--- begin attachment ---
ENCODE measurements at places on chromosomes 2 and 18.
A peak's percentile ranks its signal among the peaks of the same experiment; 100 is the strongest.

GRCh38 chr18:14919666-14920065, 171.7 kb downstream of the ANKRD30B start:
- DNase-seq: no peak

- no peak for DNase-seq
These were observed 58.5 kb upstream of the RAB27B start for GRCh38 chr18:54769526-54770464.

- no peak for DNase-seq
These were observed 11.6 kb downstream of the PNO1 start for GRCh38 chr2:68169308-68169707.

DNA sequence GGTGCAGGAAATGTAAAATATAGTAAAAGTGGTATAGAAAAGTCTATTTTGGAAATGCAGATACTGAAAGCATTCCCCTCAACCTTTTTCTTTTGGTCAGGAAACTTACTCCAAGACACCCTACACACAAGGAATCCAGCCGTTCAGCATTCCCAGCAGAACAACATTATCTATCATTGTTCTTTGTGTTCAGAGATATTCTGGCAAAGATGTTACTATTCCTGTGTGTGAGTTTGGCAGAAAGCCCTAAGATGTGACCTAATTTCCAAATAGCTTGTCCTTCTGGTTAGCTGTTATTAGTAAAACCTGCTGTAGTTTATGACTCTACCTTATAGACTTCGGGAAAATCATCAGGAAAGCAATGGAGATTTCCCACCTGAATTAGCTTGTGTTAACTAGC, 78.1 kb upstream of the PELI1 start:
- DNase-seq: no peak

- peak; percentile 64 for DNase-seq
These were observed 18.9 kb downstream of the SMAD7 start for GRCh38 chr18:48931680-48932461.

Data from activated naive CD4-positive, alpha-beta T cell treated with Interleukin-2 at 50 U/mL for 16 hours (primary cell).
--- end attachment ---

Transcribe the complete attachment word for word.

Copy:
ENCODE measurements at places on chromosomes 2 and 18.
A peak's percentile ranks its signal among the peaks of the same experiment; 100 is the strongest.

GRCh38 chr18:14919666-14920065, 171.7 kb downstream of the ANKRD30B start:
- DNase-seq: no peak

- no peak for DNase-seq
These were observed 58.5 kb upstream of the RAB27B start for GRCh38 chr18:54769526-54770464.

- no peak for DNase-seq
These were observed 11.6 kb downstream of the PNO1 start for GRCh38 chr2:68169308-68169707.

DNA sequence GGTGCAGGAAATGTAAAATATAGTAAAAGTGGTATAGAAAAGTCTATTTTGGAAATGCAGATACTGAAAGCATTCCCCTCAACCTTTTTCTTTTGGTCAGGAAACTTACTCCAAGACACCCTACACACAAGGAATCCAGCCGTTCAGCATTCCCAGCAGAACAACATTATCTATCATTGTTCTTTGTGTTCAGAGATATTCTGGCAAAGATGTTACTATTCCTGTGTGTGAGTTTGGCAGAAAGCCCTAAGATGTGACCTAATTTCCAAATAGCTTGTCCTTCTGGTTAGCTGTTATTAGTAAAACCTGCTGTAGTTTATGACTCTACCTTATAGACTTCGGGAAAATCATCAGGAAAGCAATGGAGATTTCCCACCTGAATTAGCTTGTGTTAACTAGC, 78.1 kb upstream of the PELI1 start:
- DNase-seq: no peak

- peak; percentile 64 for DNase-seq
These were observed 18.9 kb downstream of the SMAD7 start for GRCh38 chr18:48931680-48932461.

Data from activated naive CD4-positive, alpha-beta T cell treated with Interleukin-2 at 50 U/mL for 16 hours (primary cell).